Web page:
From Publishers Weekly
Expanding on her five-part Newsday
series , Pulitzer Prize–winning reporter Whitehouse tracks Stacy and Steve Trebing and their decision to create a baby boy selected as an embryo as a genetic match for a sister suffering from Diamond-Blackfan anemia, a rare and fatal disease. When he was a year old, needles were inserted into the anesthetized baby's hips and his marrow siphoned to be transfused into Katie. The process, Whitehouse tells us, would either cure her or kill her. As Whitehouse follows the Trebings from Katie's diagnosis through Christopher's conception via in vitro fertilization to Katie's painful but successful bone-marrow transfusion, she also touches on some of the ethical issues surrounding savior siblings: who protects the child if he later is asked to donate other tissue or even a kidney to help the ailing sibling, and would the parents resent the donor sibling if the ailing sibling died after the bone marrow transfusion? Whitehouse's nimble explanations of complex medical issues in laymen's terms and her penetration of the Trebings' decision-making process will benefit other parents in similar circumstances. (Apr.)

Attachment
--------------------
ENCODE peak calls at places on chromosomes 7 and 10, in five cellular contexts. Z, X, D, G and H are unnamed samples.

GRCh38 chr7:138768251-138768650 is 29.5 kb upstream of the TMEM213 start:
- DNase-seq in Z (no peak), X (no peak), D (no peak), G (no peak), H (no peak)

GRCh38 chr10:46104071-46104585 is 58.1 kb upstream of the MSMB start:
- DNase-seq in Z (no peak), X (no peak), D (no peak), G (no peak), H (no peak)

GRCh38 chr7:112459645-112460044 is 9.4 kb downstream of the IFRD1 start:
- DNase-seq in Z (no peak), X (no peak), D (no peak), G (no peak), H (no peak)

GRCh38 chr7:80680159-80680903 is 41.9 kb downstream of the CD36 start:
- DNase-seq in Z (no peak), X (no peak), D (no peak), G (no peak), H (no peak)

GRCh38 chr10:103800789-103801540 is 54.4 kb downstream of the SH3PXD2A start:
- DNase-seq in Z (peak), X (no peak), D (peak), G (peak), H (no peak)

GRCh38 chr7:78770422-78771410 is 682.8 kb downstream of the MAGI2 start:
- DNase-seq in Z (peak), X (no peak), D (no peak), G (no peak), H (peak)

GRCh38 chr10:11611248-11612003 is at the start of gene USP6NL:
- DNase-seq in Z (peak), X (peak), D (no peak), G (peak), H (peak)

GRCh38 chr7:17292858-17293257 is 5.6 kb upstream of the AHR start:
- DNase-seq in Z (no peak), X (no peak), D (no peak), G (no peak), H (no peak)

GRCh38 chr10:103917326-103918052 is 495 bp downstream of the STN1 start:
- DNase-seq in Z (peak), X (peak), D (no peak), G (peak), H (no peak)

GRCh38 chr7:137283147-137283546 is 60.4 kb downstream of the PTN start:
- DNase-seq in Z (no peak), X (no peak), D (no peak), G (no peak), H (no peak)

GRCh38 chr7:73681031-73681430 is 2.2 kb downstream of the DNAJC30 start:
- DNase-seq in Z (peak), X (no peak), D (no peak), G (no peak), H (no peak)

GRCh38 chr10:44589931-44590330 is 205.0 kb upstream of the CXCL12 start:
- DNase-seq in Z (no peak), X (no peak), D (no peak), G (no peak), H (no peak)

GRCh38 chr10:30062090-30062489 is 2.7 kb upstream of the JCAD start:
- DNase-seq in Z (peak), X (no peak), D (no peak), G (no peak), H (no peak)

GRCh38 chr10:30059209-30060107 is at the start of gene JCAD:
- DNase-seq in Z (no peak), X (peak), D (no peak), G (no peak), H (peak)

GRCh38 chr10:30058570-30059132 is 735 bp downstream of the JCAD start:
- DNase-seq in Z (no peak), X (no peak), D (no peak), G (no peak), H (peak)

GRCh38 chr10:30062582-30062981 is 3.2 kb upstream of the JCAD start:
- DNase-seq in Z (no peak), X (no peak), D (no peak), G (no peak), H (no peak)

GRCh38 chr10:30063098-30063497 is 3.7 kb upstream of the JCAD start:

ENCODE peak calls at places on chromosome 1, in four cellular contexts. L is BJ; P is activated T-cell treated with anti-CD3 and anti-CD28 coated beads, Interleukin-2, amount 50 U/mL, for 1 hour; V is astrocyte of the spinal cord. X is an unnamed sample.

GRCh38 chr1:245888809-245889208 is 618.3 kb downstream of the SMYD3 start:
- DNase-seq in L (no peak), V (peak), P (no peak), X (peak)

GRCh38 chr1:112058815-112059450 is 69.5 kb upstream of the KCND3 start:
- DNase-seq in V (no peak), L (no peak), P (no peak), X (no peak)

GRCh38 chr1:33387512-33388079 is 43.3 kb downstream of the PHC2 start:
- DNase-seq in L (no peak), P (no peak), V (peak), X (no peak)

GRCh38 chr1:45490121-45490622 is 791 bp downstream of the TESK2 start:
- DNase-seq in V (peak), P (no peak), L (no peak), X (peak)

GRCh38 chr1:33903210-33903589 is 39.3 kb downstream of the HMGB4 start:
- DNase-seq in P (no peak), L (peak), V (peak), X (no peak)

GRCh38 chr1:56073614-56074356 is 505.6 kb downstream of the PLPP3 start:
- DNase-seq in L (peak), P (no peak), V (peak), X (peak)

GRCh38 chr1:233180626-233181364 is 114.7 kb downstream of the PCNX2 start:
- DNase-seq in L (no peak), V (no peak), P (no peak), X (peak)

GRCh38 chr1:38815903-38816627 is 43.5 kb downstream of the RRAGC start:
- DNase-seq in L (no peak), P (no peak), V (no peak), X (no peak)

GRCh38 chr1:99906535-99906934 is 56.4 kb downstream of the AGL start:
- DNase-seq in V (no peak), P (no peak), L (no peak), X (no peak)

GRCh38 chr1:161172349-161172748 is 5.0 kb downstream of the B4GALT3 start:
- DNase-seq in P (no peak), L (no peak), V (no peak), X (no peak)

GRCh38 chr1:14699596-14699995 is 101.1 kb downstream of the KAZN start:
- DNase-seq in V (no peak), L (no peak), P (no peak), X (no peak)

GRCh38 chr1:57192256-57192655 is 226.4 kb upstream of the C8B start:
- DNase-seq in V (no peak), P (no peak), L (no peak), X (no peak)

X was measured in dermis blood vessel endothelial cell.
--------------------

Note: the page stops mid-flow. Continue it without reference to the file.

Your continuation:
Copyright © Reed Business Information, a division of Reed Elsevier Inc. All rights reserved.
The award-winning articles on which Whitehouse based this book provided an illuminating, detailed, extraordinarily moving account of Stacy and Steve Trebing’s battle to heal their daughter Katie’s Diamond Blackfan anemia (DBA), a rare condition requiring monthly blood transfusions that would eventually destroy her organs. The disease was detected at birth, and Katie’s first transfusion came during her first day. The bone marrow of DBA sufferers makes too few red blood cells, but marrow from a genetically matching sibling can effect a cure. Bioethical controversy surrounds such “savior sibs,” born to provide marrow, and the Trebings rode a roller coaster of doubt, hope, and despair. A mother whose experience with the procedure proved heartbreaking urged Stacy to halt medical preparation, though that was part of the DBA Foundation’s “desensitizing process” to help build Stacy’s fortitude in the face of others’ opinions. Two in-vitro fertilization cycles of progesterone injections, egg retrieval, and embryo biopsy produced Christopher, “born with a job to do.” Katie returned to preschool at age five, medication-free, after more than a year of post-transplant meds. Recommended while the savior-sibs controversy continues. --Whitney Scott